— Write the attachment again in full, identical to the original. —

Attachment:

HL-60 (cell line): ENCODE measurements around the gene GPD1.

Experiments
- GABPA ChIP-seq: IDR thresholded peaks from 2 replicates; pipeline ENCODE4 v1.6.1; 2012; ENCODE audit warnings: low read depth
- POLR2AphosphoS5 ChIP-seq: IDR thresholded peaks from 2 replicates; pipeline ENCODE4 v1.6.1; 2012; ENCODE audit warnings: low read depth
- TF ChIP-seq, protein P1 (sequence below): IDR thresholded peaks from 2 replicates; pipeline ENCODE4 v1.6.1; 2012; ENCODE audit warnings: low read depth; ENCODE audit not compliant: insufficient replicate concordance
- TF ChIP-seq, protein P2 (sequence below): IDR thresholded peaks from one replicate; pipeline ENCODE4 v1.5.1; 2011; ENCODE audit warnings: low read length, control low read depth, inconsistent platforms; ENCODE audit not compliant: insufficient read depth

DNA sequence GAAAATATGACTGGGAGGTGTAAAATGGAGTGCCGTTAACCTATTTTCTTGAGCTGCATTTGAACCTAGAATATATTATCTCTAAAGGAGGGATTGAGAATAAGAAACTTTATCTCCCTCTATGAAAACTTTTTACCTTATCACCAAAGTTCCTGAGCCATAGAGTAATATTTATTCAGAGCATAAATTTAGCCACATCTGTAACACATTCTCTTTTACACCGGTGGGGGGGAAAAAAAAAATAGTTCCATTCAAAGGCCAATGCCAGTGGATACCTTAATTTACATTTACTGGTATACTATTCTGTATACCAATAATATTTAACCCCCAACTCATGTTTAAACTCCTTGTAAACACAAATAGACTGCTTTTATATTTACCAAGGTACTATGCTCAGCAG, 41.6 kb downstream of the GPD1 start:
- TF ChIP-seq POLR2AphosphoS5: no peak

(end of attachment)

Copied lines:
HL-60 (cell line): ENCODE measurements around the gene GPD1.

Experiments
- GABPA ChIP-seq: IDR thresholded peaks from 2 replicates; pipeline ENCODE4 v1.6.1; 2012; ENCODE audit warnings: low read depth
- POLR2AphosphoS5 ChIP-seq: IDR thresholded peaks from 2 replicates; pipeline ENCODE4 v1.6.1; 2012; ENCODE audit warnings: low read depth
- TF ChIP-seq, protein P1 (sequence below): IDR thresholded peaks from 2 replicates; pipeline ENCODE4 v1.6.1; 2012; ENCODE audit warnings: low read depth; ENCODE audit not compliant: insufficient replicate concordance
- TF ChIP-seq, protein P2 (sequence below): IDR thresholded peaks from one replicate; pipeline ENCODE4 v1.5.1; 2011; ENCODE audit warnings: low read length, control low read depth, inconsistent platforms; ENCODE audit not compliant: insufficient read depth

DNA sequence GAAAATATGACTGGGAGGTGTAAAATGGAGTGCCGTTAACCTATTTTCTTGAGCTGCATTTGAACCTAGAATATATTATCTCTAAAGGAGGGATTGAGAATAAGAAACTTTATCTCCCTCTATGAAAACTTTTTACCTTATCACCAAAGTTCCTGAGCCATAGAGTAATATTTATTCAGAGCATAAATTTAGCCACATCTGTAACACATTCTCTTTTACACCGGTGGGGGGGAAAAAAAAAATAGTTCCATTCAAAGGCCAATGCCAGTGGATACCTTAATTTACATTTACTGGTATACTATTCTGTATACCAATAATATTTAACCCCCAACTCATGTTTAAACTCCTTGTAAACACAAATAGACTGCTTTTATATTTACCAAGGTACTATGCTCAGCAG, 41.6 kb downstream of the GPD1 start:
- TF ChIP-seq POLR2AphosphoS5: no peak